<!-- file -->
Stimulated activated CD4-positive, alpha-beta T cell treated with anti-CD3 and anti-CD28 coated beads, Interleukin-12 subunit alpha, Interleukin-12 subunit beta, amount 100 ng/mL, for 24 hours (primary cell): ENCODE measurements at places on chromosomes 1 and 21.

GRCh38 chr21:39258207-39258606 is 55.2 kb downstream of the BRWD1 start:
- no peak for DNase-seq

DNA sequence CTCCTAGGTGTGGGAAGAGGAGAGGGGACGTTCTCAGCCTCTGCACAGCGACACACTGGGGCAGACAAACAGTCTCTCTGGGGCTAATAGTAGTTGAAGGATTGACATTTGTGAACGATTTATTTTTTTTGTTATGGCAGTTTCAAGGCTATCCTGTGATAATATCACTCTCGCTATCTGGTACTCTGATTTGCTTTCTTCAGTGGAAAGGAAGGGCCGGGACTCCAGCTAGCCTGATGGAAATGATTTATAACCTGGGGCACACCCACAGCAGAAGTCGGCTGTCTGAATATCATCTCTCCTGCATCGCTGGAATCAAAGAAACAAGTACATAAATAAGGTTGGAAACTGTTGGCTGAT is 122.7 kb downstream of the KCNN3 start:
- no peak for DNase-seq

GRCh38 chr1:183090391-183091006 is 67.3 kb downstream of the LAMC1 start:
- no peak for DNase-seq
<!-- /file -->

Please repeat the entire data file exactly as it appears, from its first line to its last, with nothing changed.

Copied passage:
Stimulated activated CD4-positive, alpha-beta T cell treated with anti-CD3 and anti-CD28 coated beads, Interleukin-12 subunit alpha, Interleukin-12 subunit beta, amount 100 ng/mL, for 24 hours (primary cell): ENCODE measurements at places on chromosomes 1 and 21.

GRCh38 chr21:39258207-39258606 is 55.2 kb downstream of the BRWD1 start:
- no peak for DNase-seq

DNA sequence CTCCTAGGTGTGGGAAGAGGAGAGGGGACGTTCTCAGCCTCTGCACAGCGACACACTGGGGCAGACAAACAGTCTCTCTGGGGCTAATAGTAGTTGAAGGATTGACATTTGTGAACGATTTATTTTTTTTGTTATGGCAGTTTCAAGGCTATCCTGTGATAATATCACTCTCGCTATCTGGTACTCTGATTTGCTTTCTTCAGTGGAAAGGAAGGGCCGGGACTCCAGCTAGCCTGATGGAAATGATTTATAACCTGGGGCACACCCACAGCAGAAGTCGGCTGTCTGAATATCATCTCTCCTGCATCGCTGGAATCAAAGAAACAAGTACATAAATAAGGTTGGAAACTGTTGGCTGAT is 122.7 kb downstream of the KCNN3 start:
- no peak for DNase-seq

GRCh38 chr1:183090391-183091006 is 67.3 kb downstream of the LAMC1 start:
- no peak for DNase-seq